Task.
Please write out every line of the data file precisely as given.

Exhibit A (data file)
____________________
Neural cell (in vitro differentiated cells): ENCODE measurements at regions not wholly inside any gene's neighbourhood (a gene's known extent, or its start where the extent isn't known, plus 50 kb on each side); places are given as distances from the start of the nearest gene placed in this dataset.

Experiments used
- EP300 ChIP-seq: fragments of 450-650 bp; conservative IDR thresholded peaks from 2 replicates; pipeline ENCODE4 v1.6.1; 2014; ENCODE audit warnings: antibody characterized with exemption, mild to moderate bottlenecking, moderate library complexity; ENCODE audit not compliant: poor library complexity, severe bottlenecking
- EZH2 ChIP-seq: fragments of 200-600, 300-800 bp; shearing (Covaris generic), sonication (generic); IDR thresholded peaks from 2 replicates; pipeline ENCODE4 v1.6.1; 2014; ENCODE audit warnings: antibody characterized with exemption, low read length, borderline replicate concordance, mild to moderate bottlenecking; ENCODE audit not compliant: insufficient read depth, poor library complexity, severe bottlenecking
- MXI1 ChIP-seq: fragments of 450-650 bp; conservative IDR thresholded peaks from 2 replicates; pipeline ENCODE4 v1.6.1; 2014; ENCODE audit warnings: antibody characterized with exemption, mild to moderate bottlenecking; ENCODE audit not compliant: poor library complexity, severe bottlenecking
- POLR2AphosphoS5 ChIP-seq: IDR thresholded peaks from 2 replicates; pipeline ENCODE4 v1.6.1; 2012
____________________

Neural cell (in vitro differentiated cells): ENCODE measurements at regions not wholly inside any gene's neighbourhood (a gene's known extent, or its start where the extent isn't known, plus 50 kb on each side); places are given as distances from the start of the nearest gene placed in this dataset.

Experiments used
- EP300 ChIP-seq: fragments of 450-650 bp; conservative IDR thresholded peaks from 2 replicates; pipeline ENCODE4 v1.6.1; 2014; ENCODE audit warnings: antibody characterized with exemption, mild to moderate bottlenecking, moderate library complexity; ENCODE audit not compliant: poor library complexity, severe bottlenecking
- EZH2 ChIP-seq: fragments of 200-600, 300-800 bp; shearing (Covaris generic), sonication (generic); IDR thresholded peaks from 2 replicates; pipeline ENCODE4 v1.6.1; 2014; ENCODE audit warnings: antibody characterized with exemption, low read length, borderline replicate concordance, mild to moderate bottlenecking; ENCODE audit not compliant: insufficient read depth, poor library complexity, severe bottlenecking
- MXI1 ChIP-seq: fragments of 450-650 bp; conservative IDR thresholded peaks from 2 replicates; pipeline ENCODE4 v1.6.1; 2014; ENCODE audit warnings: antibody characterized with exemption, mild to moderate bottlenecking; ENCODE audit not compliant: poor library complexity, severe bottlenecking
- POLR2AphosphoS5 ChIP-seq: IDR thresholded peaks from 2 replicates; pipeline ENCODE4 v1.6.1; 2012